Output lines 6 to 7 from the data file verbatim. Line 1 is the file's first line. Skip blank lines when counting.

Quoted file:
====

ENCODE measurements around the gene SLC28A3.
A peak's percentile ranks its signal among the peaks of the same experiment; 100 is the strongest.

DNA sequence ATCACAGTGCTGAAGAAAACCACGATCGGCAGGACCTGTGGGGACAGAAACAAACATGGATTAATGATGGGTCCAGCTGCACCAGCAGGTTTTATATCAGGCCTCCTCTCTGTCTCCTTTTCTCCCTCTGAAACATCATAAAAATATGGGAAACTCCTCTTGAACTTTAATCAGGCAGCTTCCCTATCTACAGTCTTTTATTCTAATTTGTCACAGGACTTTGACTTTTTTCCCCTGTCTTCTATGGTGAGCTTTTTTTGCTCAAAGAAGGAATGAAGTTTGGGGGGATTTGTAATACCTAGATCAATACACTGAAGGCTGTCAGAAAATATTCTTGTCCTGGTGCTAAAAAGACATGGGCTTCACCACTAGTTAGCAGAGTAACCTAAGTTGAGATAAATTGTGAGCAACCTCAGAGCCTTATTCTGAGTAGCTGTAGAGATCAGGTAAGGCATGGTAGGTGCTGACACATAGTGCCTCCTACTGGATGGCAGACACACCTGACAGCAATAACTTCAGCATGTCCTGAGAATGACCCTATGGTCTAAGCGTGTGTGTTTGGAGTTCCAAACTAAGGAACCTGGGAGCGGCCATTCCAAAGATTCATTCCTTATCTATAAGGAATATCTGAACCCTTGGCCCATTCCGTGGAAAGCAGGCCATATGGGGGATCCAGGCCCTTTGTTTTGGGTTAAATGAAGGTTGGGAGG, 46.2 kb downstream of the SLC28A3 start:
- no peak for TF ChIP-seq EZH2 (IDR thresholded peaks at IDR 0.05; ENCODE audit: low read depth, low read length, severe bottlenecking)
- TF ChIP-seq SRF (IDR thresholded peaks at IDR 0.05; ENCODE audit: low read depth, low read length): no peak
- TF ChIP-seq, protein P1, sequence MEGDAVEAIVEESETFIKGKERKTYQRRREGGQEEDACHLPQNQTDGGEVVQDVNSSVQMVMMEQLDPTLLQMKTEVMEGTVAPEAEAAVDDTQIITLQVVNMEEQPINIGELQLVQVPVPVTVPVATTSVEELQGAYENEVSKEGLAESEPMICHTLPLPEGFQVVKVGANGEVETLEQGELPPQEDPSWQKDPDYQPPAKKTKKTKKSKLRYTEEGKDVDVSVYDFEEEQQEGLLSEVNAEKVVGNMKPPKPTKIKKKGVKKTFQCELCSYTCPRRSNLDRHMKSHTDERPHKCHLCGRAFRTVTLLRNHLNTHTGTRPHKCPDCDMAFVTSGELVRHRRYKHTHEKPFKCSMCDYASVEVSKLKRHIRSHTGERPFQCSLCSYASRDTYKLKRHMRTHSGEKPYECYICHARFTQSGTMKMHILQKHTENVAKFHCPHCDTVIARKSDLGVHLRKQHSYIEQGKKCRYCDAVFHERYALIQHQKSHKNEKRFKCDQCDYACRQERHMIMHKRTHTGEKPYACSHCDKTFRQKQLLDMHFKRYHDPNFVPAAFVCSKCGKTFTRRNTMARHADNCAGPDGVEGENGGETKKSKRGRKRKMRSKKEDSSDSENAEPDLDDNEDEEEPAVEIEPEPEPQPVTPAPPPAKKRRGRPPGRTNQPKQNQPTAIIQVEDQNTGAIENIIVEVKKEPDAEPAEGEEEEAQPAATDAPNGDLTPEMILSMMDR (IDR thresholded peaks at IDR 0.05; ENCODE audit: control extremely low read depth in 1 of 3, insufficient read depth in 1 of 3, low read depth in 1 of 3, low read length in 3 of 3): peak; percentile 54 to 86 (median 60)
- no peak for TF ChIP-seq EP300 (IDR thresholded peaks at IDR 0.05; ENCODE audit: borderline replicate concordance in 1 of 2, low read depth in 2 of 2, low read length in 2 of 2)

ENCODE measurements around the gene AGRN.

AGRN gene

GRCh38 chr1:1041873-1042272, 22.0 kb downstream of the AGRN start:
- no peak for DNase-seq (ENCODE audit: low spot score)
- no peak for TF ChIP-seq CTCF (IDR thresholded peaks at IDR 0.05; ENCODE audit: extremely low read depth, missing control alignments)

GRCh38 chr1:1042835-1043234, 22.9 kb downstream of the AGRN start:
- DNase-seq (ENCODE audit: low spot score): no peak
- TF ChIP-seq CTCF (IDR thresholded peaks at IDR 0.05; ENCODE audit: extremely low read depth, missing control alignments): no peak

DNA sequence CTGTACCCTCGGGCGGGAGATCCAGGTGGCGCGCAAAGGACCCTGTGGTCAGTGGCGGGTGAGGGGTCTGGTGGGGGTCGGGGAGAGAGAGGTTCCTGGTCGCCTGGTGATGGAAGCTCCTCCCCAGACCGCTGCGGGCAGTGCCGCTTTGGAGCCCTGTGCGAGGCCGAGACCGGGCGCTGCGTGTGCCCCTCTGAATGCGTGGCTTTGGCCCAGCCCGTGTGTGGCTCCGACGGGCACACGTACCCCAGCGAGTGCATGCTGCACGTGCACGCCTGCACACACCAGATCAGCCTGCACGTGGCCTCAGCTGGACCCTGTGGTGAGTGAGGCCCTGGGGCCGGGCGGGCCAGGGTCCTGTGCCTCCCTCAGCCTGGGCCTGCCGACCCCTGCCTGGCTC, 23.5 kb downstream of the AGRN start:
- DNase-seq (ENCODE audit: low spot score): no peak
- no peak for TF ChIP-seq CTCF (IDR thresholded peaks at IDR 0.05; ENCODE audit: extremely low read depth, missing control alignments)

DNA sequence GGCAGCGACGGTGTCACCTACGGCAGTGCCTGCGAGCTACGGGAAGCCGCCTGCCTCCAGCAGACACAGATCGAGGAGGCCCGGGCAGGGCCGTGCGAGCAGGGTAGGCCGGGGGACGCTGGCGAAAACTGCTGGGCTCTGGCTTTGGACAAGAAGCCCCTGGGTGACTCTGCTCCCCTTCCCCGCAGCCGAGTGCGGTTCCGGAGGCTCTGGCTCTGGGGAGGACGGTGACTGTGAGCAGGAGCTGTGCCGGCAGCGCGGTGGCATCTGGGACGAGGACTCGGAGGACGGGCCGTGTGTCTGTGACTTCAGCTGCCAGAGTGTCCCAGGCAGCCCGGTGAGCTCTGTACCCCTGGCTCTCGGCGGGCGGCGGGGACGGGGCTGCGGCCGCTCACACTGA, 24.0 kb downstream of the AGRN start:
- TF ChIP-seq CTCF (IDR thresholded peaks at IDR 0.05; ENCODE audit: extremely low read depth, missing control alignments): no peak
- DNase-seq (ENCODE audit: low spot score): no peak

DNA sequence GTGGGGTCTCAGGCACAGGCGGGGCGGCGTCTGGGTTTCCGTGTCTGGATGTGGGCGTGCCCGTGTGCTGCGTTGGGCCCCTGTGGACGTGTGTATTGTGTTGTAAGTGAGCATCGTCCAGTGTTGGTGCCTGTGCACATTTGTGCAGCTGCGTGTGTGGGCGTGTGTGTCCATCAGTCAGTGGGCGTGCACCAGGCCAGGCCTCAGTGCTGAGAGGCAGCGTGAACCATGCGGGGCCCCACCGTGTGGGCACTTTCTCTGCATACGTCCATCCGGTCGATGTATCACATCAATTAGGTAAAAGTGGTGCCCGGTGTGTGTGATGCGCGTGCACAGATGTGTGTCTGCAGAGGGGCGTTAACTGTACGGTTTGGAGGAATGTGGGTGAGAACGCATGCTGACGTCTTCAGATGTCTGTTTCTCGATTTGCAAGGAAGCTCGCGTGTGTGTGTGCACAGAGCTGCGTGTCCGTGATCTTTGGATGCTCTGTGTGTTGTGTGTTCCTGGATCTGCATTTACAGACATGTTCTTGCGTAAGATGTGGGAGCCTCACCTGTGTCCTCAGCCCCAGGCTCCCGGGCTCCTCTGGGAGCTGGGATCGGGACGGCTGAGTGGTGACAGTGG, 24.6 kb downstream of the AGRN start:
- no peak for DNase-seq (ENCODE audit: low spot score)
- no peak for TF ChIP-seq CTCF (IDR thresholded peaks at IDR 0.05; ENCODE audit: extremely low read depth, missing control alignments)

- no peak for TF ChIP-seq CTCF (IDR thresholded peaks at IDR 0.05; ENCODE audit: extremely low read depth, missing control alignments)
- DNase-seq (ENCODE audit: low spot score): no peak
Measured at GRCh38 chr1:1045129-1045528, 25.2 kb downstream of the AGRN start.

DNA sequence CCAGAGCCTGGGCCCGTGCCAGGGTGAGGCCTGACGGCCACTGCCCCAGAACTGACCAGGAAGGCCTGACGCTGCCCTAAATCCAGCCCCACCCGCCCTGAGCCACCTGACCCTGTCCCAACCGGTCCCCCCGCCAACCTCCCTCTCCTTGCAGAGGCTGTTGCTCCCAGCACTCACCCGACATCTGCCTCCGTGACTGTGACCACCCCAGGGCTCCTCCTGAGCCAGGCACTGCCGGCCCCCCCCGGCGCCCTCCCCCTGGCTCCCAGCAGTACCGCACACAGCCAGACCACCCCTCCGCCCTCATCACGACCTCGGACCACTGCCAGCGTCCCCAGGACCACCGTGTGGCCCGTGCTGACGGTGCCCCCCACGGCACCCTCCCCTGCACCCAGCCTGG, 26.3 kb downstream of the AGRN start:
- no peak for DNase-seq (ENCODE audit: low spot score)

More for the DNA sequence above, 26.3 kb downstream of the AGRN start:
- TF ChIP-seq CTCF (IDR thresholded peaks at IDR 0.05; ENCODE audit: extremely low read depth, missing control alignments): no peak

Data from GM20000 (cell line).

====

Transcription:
- TF ChIP-seq, protein P1, sequence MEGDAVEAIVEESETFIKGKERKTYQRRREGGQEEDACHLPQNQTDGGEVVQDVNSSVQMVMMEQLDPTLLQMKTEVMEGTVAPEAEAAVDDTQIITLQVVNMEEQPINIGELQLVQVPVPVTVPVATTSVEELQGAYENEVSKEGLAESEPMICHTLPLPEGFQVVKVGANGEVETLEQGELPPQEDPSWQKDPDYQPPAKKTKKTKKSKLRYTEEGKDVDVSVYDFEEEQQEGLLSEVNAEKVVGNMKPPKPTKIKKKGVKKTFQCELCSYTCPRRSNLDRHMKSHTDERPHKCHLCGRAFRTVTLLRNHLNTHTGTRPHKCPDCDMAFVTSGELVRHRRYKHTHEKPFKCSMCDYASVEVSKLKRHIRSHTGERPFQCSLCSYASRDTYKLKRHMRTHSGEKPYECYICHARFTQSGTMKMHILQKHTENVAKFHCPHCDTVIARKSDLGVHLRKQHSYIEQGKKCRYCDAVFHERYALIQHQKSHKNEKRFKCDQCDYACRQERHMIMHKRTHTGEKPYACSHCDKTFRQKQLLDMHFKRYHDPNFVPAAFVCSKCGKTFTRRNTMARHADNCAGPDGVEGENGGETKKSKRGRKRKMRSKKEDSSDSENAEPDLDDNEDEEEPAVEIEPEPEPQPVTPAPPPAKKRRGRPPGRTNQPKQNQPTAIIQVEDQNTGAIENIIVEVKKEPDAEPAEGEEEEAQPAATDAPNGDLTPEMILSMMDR (IDR thresholded peaks at IDR 0.05; ENCODE audit: control extremely low read depth in 1 of 3, insufficient read depth in 1 of 3, low read depth in 1 of 3, low read length in 3 of 3): peak; percentile 54 to 86 (median 60)
- no peak for TF ChIP-seq EP300 (IDR thresholded peaks at IDR 0.05; ENCODE audit: borderline replicate concordance in 1 of 2, low read depth in 2 of 2, low read length in 2 of 2)